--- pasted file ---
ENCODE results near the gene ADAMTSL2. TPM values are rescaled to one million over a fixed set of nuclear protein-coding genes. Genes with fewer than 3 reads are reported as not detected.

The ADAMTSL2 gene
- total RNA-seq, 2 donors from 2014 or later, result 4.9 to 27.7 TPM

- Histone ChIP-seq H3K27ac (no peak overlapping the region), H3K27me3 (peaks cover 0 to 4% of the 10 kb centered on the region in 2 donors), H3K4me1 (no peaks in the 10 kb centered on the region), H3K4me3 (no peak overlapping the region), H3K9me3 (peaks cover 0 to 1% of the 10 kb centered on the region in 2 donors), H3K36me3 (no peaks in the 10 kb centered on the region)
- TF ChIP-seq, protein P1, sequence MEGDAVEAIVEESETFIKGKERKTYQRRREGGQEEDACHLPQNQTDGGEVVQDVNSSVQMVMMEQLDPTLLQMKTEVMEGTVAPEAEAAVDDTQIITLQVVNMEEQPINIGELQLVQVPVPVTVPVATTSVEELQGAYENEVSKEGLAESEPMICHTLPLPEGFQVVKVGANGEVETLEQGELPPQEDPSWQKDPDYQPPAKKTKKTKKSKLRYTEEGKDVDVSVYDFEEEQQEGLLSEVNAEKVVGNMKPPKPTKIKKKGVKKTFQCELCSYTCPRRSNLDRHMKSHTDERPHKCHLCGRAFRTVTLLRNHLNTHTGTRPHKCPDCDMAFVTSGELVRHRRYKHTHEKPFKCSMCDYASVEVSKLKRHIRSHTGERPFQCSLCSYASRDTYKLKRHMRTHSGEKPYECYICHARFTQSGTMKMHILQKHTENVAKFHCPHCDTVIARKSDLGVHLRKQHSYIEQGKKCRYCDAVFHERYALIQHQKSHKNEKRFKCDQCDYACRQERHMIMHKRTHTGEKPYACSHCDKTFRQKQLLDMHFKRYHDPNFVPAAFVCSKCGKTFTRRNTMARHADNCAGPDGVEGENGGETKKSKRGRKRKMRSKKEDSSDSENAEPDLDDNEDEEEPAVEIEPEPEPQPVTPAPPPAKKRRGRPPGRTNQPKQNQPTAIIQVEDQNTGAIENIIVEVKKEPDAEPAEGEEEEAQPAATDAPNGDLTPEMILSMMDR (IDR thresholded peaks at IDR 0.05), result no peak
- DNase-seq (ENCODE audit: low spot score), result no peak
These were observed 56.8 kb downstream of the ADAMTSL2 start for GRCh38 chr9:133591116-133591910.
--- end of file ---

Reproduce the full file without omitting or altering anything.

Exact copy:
ENCODE results near the gene ADAMTSL2. TPM values are rescaled to one million over a fixed set of nuclear protein-coding genes. Genes with fewer than 3 reads are reported as not detected.

The ADAMTSL2 gene
- total RNA-seq, 2 donors from 2014 or later, result 4.9 to 27.7 TPM

- Histone ChIP-seq H3K27ac (no peak overlapping the region), H3K27me3 (peaks cover 0 to 4% of the 10 kb centered on the region in 2 donors), H3K4me1 (no peaks in the 10 kb centered on the region), H3K4me3 (no peak overlapping the region), H3K9me3 (peaks cover 0 to 1% of the 10 kb centered on the region in 2 donors), H3K36me3 (no peaks in the 10 kb centered on the region)
- TF ChIP-seq, protein P1, sequence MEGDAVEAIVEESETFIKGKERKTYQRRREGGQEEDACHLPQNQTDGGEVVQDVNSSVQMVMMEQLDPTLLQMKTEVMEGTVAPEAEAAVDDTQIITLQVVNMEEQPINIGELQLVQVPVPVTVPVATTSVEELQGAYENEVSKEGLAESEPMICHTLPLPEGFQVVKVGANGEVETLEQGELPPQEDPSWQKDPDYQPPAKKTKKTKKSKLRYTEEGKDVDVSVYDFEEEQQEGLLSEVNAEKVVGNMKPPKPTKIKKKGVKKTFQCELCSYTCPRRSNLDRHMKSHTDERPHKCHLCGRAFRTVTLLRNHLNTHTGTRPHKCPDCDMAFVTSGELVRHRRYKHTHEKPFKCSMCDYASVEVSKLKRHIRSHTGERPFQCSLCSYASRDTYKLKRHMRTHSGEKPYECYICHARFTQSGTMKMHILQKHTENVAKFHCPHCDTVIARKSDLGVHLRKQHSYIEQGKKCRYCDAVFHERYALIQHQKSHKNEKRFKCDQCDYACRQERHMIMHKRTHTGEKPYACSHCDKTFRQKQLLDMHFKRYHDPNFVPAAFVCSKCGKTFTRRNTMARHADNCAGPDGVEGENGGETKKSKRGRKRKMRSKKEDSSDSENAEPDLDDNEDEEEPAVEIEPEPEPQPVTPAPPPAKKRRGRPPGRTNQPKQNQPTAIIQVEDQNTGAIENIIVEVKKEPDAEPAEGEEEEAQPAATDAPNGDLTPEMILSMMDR (IDR thresholded peaks at IDR 0.05), result no peak
- DNase-seq (ENCODE audit: low spot score), result no peak
These were observed 56.8 kb downstream of the ADAMTSL2 start for GRCh38 chr9:133591116-133591910.